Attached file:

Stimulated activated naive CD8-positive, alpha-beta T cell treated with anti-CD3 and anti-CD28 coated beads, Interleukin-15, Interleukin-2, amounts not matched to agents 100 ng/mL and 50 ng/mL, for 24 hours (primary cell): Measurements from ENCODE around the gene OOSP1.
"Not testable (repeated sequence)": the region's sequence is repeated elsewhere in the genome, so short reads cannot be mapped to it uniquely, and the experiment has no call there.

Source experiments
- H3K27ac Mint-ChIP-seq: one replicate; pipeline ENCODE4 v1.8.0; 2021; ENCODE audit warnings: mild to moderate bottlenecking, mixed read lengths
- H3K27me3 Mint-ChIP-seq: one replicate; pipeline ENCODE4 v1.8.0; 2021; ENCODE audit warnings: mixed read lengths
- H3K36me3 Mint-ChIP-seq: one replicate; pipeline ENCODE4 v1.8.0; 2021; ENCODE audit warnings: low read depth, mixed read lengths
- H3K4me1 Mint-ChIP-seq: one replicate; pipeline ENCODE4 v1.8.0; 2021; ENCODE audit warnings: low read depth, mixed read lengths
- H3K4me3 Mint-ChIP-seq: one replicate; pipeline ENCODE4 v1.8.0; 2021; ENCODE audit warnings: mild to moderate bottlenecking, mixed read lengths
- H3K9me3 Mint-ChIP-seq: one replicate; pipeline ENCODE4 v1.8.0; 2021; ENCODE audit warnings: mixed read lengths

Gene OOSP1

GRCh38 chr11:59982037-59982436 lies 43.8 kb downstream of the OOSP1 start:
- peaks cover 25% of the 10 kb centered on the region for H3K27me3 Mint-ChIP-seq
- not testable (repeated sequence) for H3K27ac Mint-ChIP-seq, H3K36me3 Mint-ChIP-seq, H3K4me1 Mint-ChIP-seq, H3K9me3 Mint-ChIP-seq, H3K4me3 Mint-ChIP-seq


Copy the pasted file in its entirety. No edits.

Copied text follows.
Stimulated activated naive CD8-positive, alpha-beta T cell treated with anti-CD3 and anti-CD28 coated beads, Interleukin-15, Interleukin-2, amounts not matched to agents 100 ng/mL and 50 ng/mL, for 24 hours (primary cell): Measurements from ENCODE around the gene OOSP1.
"Not testable (repeated sequence)": the region's sequence is repeated elsewhere in the genome, so short reads cannot be mapped to it uniquely, and the experiment has no call there.

Source experiments
- H3K27ac Mint-ChIP-seq: one replicate; pipeline ENCODE4 v1.8.0; 2021; ENCODE audit warnings: mild to moderate bottlenecking, mixed read lengths
- H3K27me3 Mint-ChIP-seq: one replicate; pipeline ENCODE4 v1.8.0; 2021; ENCODE audit warnings: mixed read lengths
- H3K36me3 Mint-ChIP-seq: one replicate; pipeline ENCODE4 v1.8.0; 2021; ENCODE audit warnings: low read depth, mixed read lengths
- H3K4me1 Mint-ChIP-seq: one replicate; pipeline ENCODE4 v1.8.0; 2021; ENCODE audit warnings: low read depth, mixed read lengths
- H3K4me3 Mint-ChIP-seq: one replicate; pipeline ENCODE4 v1.8.0; 2021; ENCODE audit warnings: mild to moderate bottlenecking, mixed read lengths
- H3K9me3 Mint-ChIP-seq: one replicate; pipeline ENCODE4 v1.8.0; 2021; ENCODE audit warnings: mixed read lengths

Gene OOSP1

GRCh38 chr11:59982037-59982436 lies 43.8 kb downstream of the OOSP1 start:
- peaks cover 25% of the 10 kb centered on the region for H3K27me3 Mint-ChIP-seq
- not testable (repeated sequence) for H3K27ac Mint-ChIP-seq, H3K36me3 Mint-ChIP-seq, H3K4me1 Mint-ChIP-seq, H3K9me3 Mint-ChIP-seq, H3K4me3 Mint-ChIP-seq